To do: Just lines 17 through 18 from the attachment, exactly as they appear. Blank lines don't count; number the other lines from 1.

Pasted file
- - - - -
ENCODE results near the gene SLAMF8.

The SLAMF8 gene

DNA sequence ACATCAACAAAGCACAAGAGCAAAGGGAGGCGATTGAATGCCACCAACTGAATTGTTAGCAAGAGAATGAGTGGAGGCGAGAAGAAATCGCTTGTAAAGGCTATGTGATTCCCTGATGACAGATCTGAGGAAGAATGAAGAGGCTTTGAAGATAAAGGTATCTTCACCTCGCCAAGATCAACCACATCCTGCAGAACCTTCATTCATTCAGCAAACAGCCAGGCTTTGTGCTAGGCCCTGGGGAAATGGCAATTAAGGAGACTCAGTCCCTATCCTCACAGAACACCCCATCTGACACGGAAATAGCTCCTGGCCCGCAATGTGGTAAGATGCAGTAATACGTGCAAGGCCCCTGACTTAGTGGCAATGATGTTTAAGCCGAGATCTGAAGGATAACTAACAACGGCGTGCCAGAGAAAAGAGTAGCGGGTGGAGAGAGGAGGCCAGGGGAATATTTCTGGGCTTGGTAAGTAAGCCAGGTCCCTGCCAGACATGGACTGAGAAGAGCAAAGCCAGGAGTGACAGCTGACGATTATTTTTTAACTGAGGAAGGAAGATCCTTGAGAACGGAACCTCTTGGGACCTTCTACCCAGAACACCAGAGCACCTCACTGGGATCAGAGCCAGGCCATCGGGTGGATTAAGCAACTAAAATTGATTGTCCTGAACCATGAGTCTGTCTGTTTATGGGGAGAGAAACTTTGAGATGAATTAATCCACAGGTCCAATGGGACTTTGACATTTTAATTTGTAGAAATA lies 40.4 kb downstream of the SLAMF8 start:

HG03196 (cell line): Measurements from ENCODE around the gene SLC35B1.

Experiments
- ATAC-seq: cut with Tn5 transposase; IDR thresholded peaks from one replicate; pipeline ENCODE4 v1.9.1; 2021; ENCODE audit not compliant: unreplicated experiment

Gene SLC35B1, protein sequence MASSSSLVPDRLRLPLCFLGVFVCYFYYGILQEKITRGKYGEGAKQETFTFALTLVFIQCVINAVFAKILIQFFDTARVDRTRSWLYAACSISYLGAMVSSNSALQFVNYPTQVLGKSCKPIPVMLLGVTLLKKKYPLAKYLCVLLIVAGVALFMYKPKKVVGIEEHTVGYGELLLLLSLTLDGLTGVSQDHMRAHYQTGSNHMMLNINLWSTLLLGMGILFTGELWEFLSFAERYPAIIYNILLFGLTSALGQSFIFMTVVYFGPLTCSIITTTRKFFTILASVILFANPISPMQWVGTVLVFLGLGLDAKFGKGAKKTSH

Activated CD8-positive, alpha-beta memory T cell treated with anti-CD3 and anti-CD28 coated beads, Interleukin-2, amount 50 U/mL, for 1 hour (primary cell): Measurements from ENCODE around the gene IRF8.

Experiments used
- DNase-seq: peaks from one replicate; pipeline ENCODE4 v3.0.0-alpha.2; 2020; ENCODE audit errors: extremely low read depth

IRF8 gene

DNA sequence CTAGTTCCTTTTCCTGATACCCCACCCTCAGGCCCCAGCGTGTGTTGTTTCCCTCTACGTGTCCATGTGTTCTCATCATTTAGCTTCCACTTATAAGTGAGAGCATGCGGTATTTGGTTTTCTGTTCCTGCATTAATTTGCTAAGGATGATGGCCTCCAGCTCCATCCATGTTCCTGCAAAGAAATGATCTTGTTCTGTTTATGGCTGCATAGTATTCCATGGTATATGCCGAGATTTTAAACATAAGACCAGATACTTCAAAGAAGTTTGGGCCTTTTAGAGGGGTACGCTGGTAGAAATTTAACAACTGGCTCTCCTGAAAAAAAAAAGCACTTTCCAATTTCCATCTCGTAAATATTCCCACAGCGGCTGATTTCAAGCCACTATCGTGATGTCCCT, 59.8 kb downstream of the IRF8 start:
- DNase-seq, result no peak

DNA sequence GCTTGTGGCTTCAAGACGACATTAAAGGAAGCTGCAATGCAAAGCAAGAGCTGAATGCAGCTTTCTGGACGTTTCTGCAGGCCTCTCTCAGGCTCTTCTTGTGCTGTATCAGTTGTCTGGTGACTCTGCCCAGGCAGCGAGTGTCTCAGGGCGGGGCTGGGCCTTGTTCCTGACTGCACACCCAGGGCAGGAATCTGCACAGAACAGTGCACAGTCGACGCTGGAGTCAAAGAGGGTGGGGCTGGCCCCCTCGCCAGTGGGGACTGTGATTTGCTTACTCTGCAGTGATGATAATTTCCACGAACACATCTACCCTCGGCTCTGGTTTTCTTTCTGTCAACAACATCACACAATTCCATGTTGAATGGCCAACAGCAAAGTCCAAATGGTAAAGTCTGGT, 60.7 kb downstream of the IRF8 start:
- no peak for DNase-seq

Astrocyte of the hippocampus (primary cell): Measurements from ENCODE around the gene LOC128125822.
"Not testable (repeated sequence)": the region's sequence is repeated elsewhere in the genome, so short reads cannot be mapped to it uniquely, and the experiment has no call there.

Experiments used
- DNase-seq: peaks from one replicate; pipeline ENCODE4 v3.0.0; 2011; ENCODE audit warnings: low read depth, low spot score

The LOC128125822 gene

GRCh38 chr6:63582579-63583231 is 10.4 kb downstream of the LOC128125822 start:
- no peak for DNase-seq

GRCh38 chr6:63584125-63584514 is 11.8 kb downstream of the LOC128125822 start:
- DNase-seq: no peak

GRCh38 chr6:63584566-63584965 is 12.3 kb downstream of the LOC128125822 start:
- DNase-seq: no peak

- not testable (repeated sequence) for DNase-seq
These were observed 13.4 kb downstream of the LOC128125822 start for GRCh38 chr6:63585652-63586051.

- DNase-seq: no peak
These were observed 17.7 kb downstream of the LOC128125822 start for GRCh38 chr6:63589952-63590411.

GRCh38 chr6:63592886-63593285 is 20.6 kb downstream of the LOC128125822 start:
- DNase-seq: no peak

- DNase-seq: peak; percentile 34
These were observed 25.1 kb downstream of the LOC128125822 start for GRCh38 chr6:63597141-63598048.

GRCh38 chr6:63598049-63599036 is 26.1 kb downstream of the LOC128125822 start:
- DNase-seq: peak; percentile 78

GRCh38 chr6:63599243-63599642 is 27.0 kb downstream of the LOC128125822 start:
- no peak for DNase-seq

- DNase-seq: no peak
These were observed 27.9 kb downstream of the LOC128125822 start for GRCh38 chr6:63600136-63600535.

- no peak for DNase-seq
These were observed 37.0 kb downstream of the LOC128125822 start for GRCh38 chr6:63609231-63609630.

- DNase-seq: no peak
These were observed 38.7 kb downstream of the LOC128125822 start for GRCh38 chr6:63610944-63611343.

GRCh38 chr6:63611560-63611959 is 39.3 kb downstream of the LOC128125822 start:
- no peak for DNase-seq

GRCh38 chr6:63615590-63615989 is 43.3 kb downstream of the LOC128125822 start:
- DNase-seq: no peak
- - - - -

"Not testable (repeated sequence)": the region's sequence is repeated elsewhere in the genome, so short reads cannot be mapped to it uniquely, and the experiment has no call there.

Experiments used